Why the Messenger?
The Commonwealth Press Union (CPU) which is representative of the press of 54 member nations paid a much deserved resounding tribute to the new government of Prime Minister Ranil Wickremesinghe for its commitment to press freedom.
The CPU was in the vanguard of the fight-back by editors and working journalists, and publishers standing shoulder to shoulder in recent years when the government of the day resorted to every archaic law in the book, and every baton in its possession to pummel the press into submission.

Quite politically correctly, the resolution passed unanimously by the CPU on Friday at the conclusion of its celebrations, in Sri Lanka, left out some of the interesting issues that the Prime Minister broached during his speech at the opening ceremony a few days earlier.

The Prime Minister said 'The balance between seeking greater media freedom, and ensuring that those who wish to oppose the peace process do not misrepresent the government, is a challenge that has to be faced by both the government, and the media. Neither of us can stay away from this responsibility.''

In the paragraph that was preceding this quote, he was referring to the publication of unsubstantiated news, as well as deliberate misrepresentation of issues, saying this could damage the peace process. While there is no question that publication of unsubstantiated news and deliberate misrepresentation of facts definitely cannot and should not pass muster, is the long list of publication of substantiated news, such as the import of a duty free radio station by the rebel LTTE, the opening of law courts, and the imposition of taxes etc., to be similarly considered deplorable?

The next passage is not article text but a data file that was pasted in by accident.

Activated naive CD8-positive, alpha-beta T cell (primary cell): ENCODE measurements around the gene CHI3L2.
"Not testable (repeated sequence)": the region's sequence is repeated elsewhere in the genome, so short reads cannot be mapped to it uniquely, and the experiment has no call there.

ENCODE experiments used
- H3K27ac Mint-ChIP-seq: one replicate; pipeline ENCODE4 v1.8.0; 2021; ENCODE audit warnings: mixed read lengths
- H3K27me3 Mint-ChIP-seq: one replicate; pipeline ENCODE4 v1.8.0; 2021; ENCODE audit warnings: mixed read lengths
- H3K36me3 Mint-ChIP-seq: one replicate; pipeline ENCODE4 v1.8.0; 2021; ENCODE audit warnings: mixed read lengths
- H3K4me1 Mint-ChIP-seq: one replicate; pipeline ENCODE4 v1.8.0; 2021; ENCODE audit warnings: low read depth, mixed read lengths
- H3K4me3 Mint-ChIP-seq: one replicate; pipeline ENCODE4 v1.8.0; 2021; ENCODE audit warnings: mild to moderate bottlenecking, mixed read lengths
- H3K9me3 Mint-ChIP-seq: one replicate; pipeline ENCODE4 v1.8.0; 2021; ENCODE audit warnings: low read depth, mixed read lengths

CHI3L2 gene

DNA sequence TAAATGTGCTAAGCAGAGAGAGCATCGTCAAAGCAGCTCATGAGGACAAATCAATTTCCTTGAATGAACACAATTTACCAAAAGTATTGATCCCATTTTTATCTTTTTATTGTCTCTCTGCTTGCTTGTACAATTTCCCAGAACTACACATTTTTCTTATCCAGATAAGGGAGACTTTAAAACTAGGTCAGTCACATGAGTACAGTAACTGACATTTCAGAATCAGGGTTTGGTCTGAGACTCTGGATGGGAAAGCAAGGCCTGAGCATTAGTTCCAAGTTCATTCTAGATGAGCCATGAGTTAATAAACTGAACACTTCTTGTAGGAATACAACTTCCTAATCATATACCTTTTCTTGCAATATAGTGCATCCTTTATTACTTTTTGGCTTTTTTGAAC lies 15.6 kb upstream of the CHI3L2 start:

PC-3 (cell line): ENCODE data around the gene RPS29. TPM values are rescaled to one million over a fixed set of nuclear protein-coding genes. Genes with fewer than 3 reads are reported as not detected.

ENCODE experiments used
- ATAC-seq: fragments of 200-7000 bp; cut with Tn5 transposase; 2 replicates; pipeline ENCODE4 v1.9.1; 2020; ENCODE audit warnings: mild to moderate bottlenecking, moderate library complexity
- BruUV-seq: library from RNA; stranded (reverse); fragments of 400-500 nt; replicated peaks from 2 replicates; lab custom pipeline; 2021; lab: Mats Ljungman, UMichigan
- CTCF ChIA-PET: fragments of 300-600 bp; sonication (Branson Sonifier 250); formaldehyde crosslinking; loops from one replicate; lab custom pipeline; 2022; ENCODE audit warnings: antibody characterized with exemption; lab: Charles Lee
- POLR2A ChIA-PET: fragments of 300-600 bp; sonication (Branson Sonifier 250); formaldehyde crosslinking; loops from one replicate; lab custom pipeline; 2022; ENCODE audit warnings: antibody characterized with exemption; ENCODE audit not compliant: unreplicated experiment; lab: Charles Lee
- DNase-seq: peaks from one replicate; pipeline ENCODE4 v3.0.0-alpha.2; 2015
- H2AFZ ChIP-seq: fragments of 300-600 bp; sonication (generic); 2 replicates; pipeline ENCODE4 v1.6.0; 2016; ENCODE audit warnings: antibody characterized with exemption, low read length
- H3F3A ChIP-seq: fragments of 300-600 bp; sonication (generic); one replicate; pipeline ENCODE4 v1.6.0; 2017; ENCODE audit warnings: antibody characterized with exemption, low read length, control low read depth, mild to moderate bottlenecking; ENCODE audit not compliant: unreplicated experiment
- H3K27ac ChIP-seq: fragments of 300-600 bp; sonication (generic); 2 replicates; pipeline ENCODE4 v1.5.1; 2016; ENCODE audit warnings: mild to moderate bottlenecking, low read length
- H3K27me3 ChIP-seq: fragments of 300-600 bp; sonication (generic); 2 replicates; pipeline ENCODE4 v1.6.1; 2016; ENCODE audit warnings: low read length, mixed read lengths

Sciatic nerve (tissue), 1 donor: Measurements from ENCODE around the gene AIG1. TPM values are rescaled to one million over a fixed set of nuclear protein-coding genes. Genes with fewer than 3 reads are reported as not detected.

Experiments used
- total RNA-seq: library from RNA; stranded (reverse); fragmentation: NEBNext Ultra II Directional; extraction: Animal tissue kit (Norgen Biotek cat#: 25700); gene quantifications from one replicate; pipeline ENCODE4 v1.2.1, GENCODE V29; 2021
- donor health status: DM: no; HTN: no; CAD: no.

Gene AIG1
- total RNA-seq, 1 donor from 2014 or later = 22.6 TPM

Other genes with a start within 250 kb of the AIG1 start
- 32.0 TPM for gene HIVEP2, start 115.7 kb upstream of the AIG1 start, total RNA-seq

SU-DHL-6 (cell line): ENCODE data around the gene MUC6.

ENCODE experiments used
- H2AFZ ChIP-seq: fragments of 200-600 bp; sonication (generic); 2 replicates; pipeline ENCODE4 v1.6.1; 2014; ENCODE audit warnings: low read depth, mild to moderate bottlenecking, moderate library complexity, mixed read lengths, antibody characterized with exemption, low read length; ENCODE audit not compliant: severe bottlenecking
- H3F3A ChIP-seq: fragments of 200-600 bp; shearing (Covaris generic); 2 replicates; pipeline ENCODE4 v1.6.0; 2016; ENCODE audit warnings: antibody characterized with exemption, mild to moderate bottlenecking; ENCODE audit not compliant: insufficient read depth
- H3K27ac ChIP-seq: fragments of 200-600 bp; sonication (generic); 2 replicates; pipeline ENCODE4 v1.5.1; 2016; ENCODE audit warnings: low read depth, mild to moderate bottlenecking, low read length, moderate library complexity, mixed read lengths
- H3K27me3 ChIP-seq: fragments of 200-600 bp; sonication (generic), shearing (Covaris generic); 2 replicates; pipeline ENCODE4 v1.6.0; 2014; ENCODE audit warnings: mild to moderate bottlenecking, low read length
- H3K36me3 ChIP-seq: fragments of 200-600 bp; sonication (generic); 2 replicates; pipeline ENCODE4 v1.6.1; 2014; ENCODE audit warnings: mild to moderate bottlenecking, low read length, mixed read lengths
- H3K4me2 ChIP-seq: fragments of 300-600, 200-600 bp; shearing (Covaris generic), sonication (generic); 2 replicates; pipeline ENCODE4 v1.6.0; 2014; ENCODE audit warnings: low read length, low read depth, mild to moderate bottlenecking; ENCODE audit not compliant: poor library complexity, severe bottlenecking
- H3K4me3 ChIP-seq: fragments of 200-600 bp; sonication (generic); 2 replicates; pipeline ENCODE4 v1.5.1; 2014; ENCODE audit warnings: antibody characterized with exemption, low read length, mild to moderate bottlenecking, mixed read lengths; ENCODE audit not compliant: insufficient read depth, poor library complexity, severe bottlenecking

Could substantiated fears of the dismemberment of this nation be treated as 'deliberate misrepresentation of the facts?" On the other hand, couldn't the despatch of party MPs to Singapore when constitutional reforms granting greater autonomy to the North and the East are pending, be 'causing serious damage to the peace process?" Also, when the government's chief negotiator G. L. Peiris tells the Commonwealth delegates that the LTTE is transforming itself from a terrorist organisation to a political party, is it an act of 'opposing the peace process'' if one asked which political party in Sri Lanka smuggled in anti-aircraft weapons? Will that be to oppose the peace process?
Mass Communications Minister Imtiaz Bakeer Markar told delegates at the Kandy CPU sessions that "democracy may just be the victim of its own success.''

He expressed the view that this was partly due to people's expectations reposed upon various governments to deliver the goods, and partly due to the searchlight of the media highlighting the failures of government. In a sense, this take on democracy is true. Democracy can self destruct, particularly when one is dealing with an organisation that is fascist by its very nature.

While we all dwell on the rather esoteric minutiae of the workings of democracy, one man maintains a stony studied silence on the very peace process that the Prime Minister was taking about. He is the man who told his cadres at his Martyr's Day speech - "the thirst of the Tiger is the nation of Tamil Eelam.''

He then proceeded to leave that particular bit out of the rendition of the speech that was issued to the international community. Not all the Akashis, the Armitages, the Helgasens and the Bellamys of the world have been able to get a clarification from him on that. Who then is, in fact, opposing the peace process?
And why blame the Messenger?

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